Skagway artist to be featured in Alaska State Museum


Daniel Papke is cooler than you.

I know, I know – it’s a tough pill to swallow. At first, I had trouble accepting it too. But, it’s reality.

Daniel Papke is cooler than all of us.

He looks like a heavy metal version of Rasputin, rides a sweet motorcycle and lives in a cabin in the woods. When he was 19, he burned all his possessions and spent his subsequent years hitchhiking and hopping freight trains around the country.

So incredibly cool.

He hates being the center of attention, but plays in multiple bands, hosts two radio shows and regularly talks me into avant-garde performance “art” that involves our wearing very little clothing in front of crowded bars.

Admittedly, a little twisted, but still pretty cool.

Papke has been sharing the contents of his weird, beautiful brain with Skagway for nearly two decades, and now he has set his sights on the rest of the state.

Beginning November 3, the Alaska State Museum in Juneau will run a solo exhibition of Papke’s large-scale oil paintings – the exhibit is titled “Lost Language.” The show is the first of eight solo exhibits the museum will feature through 2019, which will feature artists from all over Alaska.

“Lost Language” consists of an entirely new body of work, which Papke began painting upon being selected by the State Museum in 2016.

The work is massive both in size and scope. Papke’s modest studio space is currently packed with nine giant canvases that he works on simultaneously. The paintings, with two exceptions, measure 77.625 inches by 48 inches.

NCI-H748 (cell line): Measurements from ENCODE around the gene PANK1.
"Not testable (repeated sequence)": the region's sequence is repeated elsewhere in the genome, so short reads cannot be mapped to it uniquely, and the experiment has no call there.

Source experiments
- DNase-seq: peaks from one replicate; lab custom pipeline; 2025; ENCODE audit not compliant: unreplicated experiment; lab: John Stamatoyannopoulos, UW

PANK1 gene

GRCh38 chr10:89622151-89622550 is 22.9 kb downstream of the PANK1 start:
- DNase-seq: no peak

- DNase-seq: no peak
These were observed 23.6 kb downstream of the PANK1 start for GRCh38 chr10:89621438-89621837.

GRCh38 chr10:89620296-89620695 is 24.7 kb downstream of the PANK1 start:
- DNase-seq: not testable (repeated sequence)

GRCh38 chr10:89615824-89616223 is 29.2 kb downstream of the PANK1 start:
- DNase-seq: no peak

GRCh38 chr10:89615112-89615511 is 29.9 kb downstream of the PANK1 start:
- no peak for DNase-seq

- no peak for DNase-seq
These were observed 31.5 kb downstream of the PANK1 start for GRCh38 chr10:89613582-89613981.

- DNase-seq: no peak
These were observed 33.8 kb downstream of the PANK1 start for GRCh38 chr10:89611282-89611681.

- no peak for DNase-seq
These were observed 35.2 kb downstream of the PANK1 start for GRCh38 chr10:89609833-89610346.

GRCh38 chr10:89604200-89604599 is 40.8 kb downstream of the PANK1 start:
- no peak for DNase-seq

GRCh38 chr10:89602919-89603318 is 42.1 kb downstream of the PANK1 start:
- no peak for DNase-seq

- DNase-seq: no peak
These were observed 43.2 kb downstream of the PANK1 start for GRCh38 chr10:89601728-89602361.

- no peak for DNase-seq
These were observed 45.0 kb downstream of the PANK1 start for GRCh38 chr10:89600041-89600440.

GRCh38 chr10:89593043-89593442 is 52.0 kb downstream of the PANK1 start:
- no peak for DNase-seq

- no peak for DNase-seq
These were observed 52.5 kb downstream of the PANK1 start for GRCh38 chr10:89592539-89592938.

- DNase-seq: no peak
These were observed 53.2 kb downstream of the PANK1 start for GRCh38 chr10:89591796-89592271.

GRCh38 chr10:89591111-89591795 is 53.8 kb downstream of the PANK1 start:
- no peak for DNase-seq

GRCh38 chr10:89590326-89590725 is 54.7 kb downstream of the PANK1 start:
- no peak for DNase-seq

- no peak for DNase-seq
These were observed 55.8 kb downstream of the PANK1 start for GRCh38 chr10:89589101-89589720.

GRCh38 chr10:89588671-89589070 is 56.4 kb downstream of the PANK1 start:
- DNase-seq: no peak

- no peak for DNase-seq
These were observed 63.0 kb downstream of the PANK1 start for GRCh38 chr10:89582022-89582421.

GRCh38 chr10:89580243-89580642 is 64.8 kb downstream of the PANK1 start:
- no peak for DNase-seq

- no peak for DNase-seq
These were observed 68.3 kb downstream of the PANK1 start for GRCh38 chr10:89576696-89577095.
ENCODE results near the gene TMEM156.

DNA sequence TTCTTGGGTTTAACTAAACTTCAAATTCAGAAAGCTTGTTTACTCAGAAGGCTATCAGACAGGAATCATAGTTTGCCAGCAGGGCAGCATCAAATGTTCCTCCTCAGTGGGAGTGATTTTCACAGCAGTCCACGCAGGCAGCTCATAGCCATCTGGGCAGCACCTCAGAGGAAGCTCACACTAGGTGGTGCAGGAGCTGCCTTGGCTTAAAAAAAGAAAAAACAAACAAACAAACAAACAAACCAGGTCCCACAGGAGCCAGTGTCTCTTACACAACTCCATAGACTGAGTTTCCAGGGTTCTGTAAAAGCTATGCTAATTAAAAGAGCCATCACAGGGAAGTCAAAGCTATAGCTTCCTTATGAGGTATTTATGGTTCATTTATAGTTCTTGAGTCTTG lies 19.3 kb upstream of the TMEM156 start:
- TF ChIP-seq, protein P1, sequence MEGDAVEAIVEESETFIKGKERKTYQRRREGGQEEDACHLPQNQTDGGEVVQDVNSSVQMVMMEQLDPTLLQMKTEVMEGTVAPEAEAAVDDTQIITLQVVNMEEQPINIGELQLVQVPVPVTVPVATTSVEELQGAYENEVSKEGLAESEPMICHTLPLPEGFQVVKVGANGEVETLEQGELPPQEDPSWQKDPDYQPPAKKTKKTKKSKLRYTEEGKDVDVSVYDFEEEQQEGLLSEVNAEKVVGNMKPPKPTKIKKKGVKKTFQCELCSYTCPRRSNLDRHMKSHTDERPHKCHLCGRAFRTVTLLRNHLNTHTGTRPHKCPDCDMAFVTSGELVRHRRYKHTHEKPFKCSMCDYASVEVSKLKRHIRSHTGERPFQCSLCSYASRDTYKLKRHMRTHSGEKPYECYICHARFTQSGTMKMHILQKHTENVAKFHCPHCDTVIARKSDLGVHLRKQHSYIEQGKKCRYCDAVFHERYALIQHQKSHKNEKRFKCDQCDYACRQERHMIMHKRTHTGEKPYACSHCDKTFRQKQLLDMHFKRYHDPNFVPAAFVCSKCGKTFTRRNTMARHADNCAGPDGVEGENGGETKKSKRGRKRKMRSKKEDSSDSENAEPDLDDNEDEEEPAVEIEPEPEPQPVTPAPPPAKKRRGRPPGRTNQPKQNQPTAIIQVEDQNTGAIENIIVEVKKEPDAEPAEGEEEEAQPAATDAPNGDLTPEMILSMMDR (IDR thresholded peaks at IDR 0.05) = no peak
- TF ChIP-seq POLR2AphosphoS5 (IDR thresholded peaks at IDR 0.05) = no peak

“Golden rectangles,” he explains.

While working on a large scale isn’t new to Papke, he says the paintings in this collection are the biggest he has ever done.

“It’s a better painting experience when your field of vision is surrounded by the painting, when it’s all you can see,” he says. “A giant blank canvas is terrifying, it needs something.”

Done in Papke’s signature montage-style, each canvas is a multilayered amalgamation of ancient and modern, fact and fiction, realism and graphic-design. Each is inspired by one of the nine Greek Muses, but the imagery draws influence from a broad spectrum of subjects both mythological and mundane.

When viewed together, Papke explains, the paintings can be loosely interpreted as following the evolution of a nebulous female character, wandering the world while searching for the lost language of her grandparents.

He notes that this is not necessarily intended, nor the only interpretation of the work. The story, which he outlined long after he started painting, is more of a tool for maintaining thematic unity throughout the pieces than an explicit statement.

“I think it’s more fun if people don’t know and superimpose their own meaning on top of that,” he says. “I have my own story, but it’s boring.”

A native of California and a graduate of Portland State University’s art program, Papke’s work has previously shown in galleries up and down the West Coast, but this is his first major exhibition in the state of Alaska. He was one of eight artists selected from an original pool of 58 that submitted portfolios in hopes of a solo exhibit in Juneau.

“Lost Language” has an opening from 4:30-7 p.m. on Friday, Nov. 3 at the Alaska State Museum in Juneau. At 7 p.m., Papke will talk about his work. The opening is free of charge, regular winter admission is $7 per adult. The exhibit runs through Feb. 3, 2018. For additional information contact the Alaska State Museum at (907) 465-2901 or visit